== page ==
With the exception of avocados and bananas, most fruit contains a fair amount of juice. When heated, they’ll lose water. To lock in the juice of grilled fruit, line a grill pan with aluminum foil or use a rimmed baking sheet when grilling your favorites.

Bitter, sweet

Grilled citrus is great with fish, chicken, or other protein but can also be used as a garnish for desserts and drinks. Sprinkle some granulated sugar on the sliced side of citrus fruit before adding them to your grill. This caramelizes the fleshy fruit and prevents the rinds from sticking to the grill. You can also throw half of a lemon or lime on the grill. Squeeze out the juicy fruit on chicken, fish, or veggies, right at the grill!

Now that we’ve gotten to the ‘core’ of how to grill fruit, below are tips to use it!

  • Use grilled apples, peaches, or pears in oatmeal or other breakfast cereal.
  • Add grilled grapes or cherries to chicken, tuna, or spinach salad.
  • Wrap grilled melon or peaches with chicken strips in a whole wheat tortilla.
  • Serve grilled avocado or pineapple with your favorite bean or veggie burger.
  • Top grilled pork or chicken with grilled peaches or apples.
  • Layer grilled fruit with yogurt and granola for a delicious dessert.
  • Make grilled fruit kabobs with mini marshmallows for a sweet treat.

By Lisa Andrews, MEd, RD, LD

PDF Handout: Try Grilled Peaches and Chicken

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As the summer heat sizzles, what will be sizzling on your grill? While meat, fish and poultry are popular, don’t forget to add some beautiful, versatile veggies.

Time and time again, research supports eating a vegetable-rich diet, though 9 out of 10 Americans aren’t meeting their fruit or vegetable requirements. 1 Salads are a great way to work in vegetables, but lettuce add some vegetables to the grill!

Why more veggies?
Vegetable intake has been linked with several health benefits including a reduction in risk for diabetes, heart disease, and cancer. In addition, a recent study published in Nutrients found an association between fruit and vegetable intake and mental health.

A meta-analysis of over 60 studies showed that a high intake of fruits and vegetables, especially berries, citrus fruit, and green leafy vegetables was associated with reduced rates of depression. In addition, they were also linked with higher rates of self-efficacy, optimism, and reduced psychological stress. 2

In addition, high fruit and vegetable intake has been linked with the reduction of markers of inflammation and improvement in gut biodiversity. A randomized control trial in overweight and obese subjects found reductions in interleukin-6 (IL-6) as well as lipopolysaccharide-binding protein (LBP) in subjects consuming 3 servings of whole grains plus fruits and vegetables daily. Changes in microbiome diversity were noted in the treatment group consuming more fruits and vegetables as well. 3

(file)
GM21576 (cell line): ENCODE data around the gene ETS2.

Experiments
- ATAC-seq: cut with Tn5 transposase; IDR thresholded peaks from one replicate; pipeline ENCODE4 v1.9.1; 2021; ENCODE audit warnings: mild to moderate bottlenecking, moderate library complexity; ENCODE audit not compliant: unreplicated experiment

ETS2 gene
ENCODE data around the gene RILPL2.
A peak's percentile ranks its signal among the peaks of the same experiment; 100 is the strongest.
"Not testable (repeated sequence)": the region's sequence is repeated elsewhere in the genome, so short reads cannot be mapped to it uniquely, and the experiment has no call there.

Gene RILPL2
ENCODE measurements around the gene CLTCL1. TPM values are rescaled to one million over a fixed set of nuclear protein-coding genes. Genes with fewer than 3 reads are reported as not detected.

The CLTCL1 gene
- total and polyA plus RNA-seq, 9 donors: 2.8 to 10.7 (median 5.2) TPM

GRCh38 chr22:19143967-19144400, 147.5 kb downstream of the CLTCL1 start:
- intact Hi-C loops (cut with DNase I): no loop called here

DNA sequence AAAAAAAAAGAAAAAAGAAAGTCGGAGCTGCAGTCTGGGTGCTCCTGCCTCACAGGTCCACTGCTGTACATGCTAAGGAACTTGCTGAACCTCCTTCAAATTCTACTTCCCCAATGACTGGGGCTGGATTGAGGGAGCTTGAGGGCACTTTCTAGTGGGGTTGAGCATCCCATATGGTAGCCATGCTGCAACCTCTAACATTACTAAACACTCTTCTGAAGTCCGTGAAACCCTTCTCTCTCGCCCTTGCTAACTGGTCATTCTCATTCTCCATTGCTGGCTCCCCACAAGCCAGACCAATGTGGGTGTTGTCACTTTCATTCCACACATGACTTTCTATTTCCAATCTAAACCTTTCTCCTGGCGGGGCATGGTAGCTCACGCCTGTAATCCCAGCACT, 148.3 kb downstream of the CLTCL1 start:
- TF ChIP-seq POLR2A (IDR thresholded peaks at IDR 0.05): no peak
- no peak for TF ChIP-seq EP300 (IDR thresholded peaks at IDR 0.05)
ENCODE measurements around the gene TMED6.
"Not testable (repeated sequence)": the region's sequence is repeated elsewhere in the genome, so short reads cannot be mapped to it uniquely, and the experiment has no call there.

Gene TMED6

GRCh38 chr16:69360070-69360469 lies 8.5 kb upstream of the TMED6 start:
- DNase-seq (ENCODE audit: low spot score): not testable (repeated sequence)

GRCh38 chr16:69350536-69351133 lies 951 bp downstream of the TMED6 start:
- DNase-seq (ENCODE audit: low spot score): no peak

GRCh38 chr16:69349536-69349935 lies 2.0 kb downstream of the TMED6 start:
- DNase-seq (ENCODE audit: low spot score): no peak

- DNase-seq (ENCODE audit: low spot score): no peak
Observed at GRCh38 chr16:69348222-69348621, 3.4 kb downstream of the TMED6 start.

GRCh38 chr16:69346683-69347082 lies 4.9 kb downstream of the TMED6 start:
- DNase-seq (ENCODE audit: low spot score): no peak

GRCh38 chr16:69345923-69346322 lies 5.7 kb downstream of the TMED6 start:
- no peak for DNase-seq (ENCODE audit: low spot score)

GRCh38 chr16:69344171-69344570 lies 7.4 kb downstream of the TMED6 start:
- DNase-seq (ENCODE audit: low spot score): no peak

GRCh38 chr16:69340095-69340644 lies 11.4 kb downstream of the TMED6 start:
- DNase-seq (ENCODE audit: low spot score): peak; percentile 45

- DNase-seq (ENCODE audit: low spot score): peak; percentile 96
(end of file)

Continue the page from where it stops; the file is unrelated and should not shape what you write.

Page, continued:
Taste & Texture
When vegetables are grilled, their flavor becomes sweeter. Vegetables lose water content when heated and sugars become more concentrated as a result. Vegetables will also take on a smoky taste when grilled.

Vegetables will soften when they cook as they lose moisture and can be paired with grilled meat, fish, veggie burgers, and more. Add them to fresh salads, too! The combination of cooked and raw vegetables together is delicious. They’re perfect for grain bowls as well.

Grilling Tips
Soak vegetables in cold water for 10 minutes before grilling. This prevents them from drying out when grilled.
Chop vegetables into equal-sized pieces so they cook evenly. Bigger, thicker pieces take more time to grill.
Grill vegetables over medium heat. Grilling time will vary depending on what you’re grilling and how it was prepped. Grilled vegetables will be easy to cut with a knife and have browned grill marks on them.
Brush vegetables with oil to keep them from sticking to your grill. Canola, corn, or olive oil work well.
Add a wee bit of salt before grilling to pull out moisture before grilling. This helps intensify their flavor.
Use a grill basket or skewers to prevent your veggies from falling into the grill. Aluminum foil also works very well. The veggies cook rapidly but they do not stick to the grill. Any of these aids are great when you want to use a variety of veggies that tend to be all different sizes.
• Experiment with different seasonings, vinegar, citrus juice, or dried herbs on vegetables prior to grilling to spice up the flavor. Lemon juice goes well on asparagus as well as broccoli and peppers. Get creative! Many spice shops make fun seasoning mixes or you can find them in the spice aisle.

Check back next week to taco ‘bout grilled fruit!

Lisa Andrews, MEd, RD, LD

References:
1. Only 1 in 10 Adults Get Enough Fruits or Vegetables | CDC Online Newsroom | CDC
2. G??bska D, Guzek D, Groele B, Gutkowska K. Fruit, and Vegetable Intake and Mental Health in Adults: A Systematic Review. Nutrients. 2020 Jan 1;12(1):115.
3. Kopf JC, Suhr MJ, Clarke J, Eyun SI, Riethoven JM, Ramer-Tait AE, Rose DJ. Role of whole grains versus fruits and vegetables in reducing subclinical inflammation and promoting gastrointestinal health in individuals affected by overweight and obesity: a randomized controlled trial. Nutr J. 2018 Jul 30;17(1):72.